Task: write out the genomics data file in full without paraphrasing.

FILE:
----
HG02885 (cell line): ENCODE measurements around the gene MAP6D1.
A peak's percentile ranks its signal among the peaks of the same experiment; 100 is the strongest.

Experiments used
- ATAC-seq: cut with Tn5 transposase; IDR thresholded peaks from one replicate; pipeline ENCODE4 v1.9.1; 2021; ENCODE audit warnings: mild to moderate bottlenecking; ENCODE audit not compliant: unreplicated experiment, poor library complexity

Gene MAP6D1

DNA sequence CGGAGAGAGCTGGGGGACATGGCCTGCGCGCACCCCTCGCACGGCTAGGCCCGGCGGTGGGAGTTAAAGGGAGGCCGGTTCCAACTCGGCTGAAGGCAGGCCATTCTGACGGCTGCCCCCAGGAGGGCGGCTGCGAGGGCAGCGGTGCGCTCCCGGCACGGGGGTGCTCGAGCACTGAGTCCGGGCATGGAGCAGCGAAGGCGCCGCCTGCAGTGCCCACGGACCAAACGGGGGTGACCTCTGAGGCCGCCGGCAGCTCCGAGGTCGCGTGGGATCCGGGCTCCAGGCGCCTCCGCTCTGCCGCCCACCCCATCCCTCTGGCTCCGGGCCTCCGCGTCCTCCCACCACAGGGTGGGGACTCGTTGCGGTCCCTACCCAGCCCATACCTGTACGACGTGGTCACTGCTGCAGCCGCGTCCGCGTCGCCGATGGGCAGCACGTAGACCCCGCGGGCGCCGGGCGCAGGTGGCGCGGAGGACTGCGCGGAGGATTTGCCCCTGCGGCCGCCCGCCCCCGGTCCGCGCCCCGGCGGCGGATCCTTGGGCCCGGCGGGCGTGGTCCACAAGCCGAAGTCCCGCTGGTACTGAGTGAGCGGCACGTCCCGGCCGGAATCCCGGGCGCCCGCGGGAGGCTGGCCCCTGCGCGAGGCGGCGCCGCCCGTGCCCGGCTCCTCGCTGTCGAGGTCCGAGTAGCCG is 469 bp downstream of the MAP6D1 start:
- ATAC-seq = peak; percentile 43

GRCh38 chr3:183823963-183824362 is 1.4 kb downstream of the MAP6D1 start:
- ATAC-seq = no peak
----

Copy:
HG02885 (cell line): ENCODE measurements around the gene MAP6D1.
A peak's percentile ranks its signal among the peaks of the same experiment; 100 is the strongest.

Experiments used
- ATAC-seq: cut with Tn5 transposase; IDR thresholded peaks from one replicate; pipeline ENCODE4 v1.9.1; 2021; ENCODE audit warnings: mild to moderate bottlenecking; ENCODE audit not compliant: unreplicated experiment, poor library complexity

Gene MAP6D1

DNA sequence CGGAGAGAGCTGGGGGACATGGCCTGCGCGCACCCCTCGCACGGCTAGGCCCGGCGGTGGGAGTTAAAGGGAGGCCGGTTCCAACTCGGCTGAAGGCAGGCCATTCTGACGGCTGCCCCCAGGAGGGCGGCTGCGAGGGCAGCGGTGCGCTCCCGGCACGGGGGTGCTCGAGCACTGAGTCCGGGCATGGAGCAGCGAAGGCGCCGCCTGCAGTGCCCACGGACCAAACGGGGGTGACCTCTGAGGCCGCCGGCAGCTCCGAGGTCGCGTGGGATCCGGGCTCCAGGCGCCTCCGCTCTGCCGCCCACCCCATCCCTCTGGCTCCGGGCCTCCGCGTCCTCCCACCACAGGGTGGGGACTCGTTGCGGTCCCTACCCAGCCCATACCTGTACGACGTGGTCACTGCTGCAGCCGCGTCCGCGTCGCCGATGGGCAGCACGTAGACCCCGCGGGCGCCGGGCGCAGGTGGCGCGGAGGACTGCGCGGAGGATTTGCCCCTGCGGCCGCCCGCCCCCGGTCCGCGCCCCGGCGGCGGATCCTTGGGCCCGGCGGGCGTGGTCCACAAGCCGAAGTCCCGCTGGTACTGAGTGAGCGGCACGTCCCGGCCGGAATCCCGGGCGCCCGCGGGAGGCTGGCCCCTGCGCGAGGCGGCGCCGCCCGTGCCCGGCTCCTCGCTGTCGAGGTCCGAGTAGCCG is 469 bp downstream of the MAP6D1 start:
- ATAC-seq = peak; percentile 43

GRCh38 chr3:183823963-183824362 is 1.4 kb downstream of the MAP6D1 start:
- ATAC-seq = no peak